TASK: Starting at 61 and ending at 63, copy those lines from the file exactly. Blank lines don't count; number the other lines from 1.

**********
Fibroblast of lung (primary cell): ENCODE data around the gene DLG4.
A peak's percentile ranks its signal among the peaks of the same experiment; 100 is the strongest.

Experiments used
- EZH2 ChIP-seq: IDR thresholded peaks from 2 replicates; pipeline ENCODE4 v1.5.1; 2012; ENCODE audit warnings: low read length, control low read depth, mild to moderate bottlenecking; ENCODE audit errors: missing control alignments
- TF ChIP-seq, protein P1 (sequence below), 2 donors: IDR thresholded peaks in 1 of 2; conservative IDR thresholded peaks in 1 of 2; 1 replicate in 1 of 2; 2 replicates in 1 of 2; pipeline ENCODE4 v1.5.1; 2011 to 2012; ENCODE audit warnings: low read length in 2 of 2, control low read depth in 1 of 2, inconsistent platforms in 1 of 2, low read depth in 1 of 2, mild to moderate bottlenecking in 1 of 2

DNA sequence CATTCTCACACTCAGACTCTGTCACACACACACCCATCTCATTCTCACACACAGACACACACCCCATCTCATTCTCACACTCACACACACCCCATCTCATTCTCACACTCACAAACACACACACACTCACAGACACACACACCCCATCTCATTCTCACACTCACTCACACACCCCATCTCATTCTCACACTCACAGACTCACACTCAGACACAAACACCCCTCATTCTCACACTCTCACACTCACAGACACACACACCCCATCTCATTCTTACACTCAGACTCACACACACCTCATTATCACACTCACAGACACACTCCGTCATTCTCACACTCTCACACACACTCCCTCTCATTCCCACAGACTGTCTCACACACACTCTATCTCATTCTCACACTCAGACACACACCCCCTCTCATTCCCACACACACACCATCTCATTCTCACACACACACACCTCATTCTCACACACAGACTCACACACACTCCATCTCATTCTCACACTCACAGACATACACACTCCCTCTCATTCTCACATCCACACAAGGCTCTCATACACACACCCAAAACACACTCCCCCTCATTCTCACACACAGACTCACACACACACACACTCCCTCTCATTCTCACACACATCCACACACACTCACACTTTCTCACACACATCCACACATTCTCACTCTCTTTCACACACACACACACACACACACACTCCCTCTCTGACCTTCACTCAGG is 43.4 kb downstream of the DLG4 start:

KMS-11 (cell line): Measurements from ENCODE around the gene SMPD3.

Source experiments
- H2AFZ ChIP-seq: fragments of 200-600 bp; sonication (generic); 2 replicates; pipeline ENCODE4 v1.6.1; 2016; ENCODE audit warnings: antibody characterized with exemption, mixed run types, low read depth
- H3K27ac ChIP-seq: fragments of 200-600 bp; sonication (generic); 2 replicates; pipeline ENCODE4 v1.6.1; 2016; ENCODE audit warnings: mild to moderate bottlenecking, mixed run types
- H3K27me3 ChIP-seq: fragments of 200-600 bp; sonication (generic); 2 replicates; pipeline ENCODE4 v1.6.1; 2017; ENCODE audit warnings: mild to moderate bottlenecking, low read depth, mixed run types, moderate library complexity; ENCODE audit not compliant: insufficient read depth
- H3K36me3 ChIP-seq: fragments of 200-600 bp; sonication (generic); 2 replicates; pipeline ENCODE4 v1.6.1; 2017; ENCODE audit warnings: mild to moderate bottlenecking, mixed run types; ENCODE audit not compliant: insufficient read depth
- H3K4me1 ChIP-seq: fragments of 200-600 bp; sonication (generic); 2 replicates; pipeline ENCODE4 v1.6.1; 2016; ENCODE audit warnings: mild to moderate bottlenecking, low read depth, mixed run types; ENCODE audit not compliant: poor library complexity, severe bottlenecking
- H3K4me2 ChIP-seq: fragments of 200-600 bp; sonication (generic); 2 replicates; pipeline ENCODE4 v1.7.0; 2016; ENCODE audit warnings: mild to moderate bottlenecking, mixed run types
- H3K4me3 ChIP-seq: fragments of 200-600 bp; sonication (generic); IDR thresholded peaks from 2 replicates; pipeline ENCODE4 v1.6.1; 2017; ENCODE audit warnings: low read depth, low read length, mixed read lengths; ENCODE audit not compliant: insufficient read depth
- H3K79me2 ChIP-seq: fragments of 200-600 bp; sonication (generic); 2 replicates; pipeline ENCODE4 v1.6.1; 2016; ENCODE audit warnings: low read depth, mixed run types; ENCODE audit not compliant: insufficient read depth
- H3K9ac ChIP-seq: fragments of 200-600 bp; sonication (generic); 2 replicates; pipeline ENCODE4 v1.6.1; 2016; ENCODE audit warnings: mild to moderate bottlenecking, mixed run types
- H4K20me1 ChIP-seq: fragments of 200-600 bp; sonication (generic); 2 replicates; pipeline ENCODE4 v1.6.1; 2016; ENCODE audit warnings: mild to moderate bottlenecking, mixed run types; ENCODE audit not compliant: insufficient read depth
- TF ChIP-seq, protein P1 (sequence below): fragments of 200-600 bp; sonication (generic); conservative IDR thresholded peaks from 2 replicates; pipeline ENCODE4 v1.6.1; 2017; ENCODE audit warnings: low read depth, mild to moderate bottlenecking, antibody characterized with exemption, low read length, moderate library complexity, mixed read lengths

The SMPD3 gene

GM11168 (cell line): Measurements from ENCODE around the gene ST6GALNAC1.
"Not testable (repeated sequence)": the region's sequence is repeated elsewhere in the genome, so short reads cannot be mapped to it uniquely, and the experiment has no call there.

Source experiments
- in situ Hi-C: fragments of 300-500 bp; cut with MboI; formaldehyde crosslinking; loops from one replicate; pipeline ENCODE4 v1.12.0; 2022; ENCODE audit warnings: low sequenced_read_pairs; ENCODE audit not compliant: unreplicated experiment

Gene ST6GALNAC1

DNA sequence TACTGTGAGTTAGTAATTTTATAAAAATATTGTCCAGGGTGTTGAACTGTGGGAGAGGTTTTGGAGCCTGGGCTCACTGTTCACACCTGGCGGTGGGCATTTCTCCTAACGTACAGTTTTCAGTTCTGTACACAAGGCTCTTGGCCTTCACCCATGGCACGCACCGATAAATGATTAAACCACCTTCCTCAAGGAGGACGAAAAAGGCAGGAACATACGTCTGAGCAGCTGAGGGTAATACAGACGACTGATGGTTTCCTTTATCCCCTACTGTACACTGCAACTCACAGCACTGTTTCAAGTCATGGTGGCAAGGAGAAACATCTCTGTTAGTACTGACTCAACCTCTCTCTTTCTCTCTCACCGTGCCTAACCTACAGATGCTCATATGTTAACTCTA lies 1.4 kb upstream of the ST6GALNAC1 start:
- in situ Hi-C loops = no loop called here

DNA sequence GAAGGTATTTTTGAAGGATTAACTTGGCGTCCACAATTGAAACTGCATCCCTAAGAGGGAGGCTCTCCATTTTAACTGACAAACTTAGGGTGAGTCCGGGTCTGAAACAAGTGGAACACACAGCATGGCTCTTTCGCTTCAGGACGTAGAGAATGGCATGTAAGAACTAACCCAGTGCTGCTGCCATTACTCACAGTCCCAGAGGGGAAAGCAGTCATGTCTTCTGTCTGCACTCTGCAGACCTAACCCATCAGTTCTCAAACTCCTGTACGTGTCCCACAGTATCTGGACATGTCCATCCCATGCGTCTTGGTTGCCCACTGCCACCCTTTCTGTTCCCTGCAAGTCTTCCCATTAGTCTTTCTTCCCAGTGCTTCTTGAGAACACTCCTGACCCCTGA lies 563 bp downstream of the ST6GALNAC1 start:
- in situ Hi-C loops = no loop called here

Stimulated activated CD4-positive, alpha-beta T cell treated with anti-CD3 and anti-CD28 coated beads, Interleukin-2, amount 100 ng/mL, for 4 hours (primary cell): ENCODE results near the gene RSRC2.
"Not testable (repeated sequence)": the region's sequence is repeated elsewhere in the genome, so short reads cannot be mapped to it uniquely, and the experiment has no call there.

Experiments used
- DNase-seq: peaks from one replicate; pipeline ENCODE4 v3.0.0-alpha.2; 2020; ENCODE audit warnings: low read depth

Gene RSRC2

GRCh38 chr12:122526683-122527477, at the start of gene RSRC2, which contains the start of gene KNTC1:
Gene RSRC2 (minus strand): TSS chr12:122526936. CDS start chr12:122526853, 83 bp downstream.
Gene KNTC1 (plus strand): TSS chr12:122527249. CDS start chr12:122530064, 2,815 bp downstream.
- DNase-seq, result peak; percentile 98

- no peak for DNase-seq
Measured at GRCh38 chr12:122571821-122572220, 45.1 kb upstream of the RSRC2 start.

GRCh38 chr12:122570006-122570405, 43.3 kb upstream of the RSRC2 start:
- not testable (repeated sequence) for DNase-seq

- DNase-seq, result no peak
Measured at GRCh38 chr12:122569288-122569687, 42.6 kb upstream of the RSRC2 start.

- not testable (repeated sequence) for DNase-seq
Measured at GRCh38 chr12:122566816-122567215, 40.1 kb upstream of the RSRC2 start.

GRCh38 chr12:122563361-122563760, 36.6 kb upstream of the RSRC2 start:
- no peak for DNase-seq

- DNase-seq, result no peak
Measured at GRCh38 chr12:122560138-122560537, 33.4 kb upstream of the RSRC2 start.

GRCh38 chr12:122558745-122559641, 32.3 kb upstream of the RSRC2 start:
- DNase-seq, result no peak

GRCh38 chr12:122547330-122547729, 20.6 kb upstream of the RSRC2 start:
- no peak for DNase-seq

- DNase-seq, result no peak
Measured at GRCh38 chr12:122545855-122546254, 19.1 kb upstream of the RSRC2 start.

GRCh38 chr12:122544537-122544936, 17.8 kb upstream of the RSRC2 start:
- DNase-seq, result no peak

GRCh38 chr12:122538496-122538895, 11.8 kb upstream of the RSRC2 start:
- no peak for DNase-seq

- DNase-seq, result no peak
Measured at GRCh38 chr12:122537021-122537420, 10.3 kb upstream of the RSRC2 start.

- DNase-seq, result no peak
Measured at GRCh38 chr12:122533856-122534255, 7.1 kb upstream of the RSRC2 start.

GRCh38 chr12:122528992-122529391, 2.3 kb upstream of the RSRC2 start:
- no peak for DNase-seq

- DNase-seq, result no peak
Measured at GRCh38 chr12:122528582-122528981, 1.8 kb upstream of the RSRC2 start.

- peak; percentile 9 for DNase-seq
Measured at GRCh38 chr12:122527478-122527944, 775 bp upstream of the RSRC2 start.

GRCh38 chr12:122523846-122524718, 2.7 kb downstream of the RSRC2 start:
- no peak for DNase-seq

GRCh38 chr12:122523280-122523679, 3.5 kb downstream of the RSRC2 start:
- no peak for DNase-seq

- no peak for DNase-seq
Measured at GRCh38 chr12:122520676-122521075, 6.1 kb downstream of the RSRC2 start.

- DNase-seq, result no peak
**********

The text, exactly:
- DNase-seq, result no peak
Measured at GRCh38 chr12:122537021-122537420, 10.3 kb upstream of the RSRC2 start.

- DNase-seq, result no peak